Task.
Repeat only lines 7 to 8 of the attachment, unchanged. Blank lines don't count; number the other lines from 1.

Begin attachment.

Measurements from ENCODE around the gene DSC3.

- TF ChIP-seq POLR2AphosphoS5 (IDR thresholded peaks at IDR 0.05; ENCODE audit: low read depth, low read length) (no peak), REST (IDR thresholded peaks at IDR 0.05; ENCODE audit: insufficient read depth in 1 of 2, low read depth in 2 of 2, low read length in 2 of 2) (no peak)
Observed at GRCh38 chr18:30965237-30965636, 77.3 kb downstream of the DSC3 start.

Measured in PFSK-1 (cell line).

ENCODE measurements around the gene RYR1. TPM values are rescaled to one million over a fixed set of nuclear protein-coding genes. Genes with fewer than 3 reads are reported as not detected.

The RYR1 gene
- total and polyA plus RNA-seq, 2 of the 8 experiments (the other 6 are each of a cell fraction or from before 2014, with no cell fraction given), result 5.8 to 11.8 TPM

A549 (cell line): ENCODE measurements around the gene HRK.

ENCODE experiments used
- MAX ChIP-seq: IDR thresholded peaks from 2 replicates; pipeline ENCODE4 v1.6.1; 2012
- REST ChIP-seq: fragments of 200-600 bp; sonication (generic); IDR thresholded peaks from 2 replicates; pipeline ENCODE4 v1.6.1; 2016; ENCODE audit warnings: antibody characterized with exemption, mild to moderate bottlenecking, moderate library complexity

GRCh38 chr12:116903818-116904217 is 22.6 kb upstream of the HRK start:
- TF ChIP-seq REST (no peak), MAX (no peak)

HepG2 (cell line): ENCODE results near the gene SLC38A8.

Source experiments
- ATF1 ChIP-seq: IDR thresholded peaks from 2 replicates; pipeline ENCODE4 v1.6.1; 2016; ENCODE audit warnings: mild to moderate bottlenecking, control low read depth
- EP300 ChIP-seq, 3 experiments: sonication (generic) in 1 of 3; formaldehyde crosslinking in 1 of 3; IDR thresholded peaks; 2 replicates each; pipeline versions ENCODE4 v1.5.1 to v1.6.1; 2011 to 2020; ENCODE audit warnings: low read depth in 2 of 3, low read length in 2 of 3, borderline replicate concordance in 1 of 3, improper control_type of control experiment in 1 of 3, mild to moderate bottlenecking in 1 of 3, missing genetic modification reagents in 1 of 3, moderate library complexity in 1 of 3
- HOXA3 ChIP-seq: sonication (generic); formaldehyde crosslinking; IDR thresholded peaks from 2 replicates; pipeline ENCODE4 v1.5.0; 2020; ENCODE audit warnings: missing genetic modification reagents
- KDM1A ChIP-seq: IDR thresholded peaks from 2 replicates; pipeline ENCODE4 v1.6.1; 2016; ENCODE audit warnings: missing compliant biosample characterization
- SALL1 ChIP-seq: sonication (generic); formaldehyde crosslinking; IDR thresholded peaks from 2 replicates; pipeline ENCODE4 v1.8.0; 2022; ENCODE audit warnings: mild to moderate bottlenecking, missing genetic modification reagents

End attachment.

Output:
- total and polyA plus RNA-seq, 2 of the 8 experiments (the other 6 are each of a cell fraction or from before 2014, with no cell fraction given), result 5.8 to 11.8 TPM

A549 (cell line): ENCODE measurements around the gene HRK.